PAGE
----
Making Future Magic
Dentsu, London1, a creative communications agency, recently partnered with BERG2, the London design consultancy firm, to produce a remarkable short film intended to explore the concept of “Making Future Magic.” The purpose behind the project, the makers explained, was to expand upon traditional notions of commercial communications by approaching media with a distinct set of priorities:
The co-creators wanted, “To make creative work that is contributory and sensible to its culture and environment; to be exploratory and sensitive with regard to materials and media; to wonder what magical visions (as opposed to the familiar dystopias) the future of media might look like.”3
To that end, in the course of making the film the collaborators discussed what each of the key words comprising the ‘Making Future Magic’ concept conveyed to them: Making, encompassed “craftsmanship, understanding of materials, media, and collaboration.” Future, implied “something not seen before, something new and unexpected (not so much sci-fi, as near-future.)” And Magic meant “surprising, culturally powerful, unusual, capable of delighting.” With these parameters in mind, the co-creators set out to make their short.
For the collaborative project BERG went so far as to invent a new technique employing long camera exposures to record an iPad moving through space. The recordings were then woven together to make what is known as a “stop-motion film” – in this case comprised of 3-D light forms. And the result? – nothing short of magical. In the Video, Jack Schulze from BERG breaks down the technique to explain how the film was made:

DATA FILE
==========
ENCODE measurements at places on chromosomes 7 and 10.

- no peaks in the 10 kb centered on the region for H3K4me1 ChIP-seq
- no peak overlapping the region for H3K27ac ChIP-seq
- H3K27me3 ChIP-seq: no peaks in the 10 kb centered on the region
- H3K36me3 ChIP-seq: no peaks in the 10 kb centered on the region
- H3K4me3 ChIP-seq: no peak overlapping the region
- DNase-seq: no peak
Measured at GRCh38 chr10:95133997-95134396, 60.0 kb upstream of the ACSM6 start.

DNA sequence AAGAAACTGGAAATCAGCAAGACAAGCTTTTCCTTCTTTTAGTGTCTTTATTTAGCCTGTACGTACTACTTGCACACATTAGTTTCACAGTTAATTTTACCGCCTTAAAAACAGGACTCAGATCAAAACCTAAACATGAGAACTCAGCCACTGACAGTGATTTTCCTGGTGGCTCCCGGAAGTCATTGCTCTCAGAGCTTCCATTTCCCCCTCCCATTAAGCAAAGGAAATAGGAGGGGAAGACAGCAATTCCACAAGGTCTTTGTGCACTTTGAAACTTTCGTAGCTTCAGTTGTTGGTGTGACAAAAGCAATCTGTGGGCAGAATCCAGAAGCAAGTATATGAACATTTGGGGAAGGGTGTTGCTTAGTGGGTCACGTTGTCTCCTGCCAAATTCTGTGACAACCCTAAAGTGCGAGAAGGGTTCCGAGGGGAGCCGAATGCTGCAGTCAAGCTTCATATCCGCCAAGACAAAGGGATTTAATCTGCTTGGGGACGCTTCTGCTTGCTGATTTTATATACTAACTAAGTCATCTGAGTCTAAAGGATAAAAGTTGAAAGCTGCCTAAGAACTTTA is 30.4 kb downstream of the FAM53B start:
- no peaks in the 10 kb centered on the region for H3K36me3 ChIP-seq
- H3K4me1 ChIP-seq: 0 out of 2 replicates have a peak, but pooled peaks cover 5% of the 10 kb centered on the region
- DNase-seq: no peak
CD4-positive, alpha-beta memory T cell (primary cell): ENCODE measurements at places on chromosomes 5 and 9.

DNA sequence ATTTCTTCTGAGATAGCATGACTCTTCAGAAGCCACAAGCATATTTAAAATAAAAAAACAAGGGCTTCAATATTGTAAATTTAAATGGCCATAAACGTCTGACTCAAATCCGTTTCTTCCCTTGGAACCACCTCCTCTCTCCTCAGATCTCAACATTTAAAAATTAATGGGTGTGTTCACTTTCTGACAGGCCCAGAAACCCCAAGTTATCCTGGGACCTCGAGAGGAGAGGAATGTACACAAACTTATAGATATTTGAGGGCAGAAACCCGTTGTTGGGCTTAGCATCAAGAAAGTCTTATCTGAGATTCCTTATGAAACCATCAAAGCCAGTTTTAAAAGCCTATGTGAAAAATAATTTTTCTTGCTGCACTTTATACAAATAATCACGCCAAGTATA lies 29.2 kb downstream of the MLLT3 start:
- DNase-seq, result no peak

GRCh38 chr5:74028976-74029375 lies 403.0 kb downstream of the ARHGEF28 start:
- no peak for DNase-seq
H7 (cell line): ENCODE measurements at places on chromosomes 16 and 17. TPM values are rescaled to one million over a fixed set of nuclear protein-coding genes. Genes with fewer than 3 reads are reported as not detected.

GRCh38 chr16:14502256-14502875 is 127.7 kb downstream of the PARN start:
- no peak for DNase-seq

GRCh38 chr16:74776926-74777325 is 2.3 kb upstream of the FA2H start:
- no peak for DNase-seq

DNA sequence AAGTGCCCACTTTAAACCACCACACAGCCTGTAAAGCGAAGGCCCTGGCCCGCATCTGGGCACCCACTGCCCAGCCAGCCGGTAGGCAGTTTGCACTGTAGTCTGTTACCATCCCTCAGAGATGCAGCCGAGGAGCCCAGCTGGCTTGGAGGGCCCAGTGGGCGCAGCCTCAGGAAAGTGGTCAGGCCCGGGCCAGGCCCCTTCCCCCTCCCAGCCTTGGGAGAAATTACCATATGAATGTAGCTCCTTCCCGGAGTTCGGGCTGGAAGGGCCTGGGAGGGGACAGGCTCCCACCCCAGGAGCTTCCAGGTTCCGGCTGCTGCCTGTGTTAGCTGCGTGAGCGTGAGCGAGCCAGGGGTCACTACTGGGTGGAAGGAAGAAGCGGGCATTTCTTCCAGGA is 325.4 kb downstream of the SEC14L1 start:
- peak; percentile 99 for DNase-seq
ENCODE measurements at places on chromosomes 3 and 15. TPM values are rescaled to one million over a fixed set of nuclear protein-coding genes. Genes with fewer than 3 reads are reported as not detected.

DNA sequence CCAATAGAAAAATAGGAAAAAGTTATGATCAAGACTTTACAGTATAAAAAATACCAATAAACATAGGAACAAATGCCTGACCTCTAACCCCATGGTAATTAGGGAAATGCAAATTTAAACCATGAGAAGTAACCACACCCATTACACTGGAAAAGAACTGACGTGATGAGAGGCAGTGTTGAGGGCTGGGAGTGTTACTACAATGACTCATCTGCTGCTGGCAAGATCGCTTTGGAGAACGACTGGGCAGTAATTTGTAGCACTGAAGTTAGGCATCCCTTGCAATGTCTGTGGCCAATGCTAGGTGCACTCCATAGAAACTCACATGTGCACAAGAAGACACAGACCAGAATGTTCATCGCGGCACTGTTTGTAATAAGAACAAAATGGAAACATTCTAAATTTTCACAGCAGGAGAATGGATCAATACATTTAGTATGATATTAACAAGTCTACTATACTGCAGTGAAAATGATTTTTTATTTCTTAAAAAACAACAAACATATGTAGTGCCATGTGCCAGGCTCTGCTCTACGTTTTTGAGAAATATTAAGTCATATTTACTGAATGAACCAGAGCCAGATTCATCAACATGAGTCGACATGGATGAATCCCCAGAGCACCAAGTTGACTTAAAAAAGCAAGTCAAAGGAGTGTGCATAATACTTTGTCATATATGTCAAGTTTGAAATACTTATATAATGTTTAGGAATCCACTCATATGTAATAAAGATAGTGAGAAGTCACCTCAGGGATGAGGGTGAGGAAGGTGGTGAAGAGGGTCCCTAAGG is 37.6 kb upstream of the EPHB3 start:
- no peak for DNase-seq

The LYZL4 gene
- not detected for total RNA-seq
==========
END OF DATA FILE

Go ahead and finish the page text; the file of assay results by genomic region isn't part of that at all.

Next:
“We develop 3D models in software as part of 3D animations. And (on) each of the frames inside the 3D animation, we perform a kind of virtual cat scan of the model to generate an outline of the form of the model across – of the shape. And we replay the animation of that scan on the surface of the iPad… Then we drag the iPad through space on a long exposure on a single photograph. We extrude the single 3D animation frame as light in the air– just extrude the light out into the photograph. And we do that with each of the frames consecutively from the 3D animation, and with that we build up the larger stop-frame film.”
To experience and appreciate the splendor of the technique in full there is no substitute for watching the video. With light cast from a single iPad dragged through space, the film makers managed to achieve a captivating effect that demonstrates not only an amazing new technique, but also how taking a fresh approach to something familiar can breed novel ideas and yield exceptional product.
Adopting a fresh point of view while reexamining the familiar is a process Spokeo can relate to thoroughly. The new Spokeo 5, scheduled for release in coming days, epitomizes this approach at its core. The new design is the direct outcome of daring to look at something familiar from a new perspective. It represents a paradigm shift in the world of people-search, and in some ways is our way of “Making Future Magic.” Much as the film makers described, we view Spokeo 5 as a “creative work that is contributory and sensible to its culture and environment.” Our hope is that our users will experience this as well. The new product unveiling is coming your way shortly. In the meantime, enjoy this magical short. It is inspired.
 http://www.dentsulondon.com/  http://berglondon.com/  http://www.dentsulondon.com/blog/2010/09/14/light-painting/
MAKING FUTURE MAGIC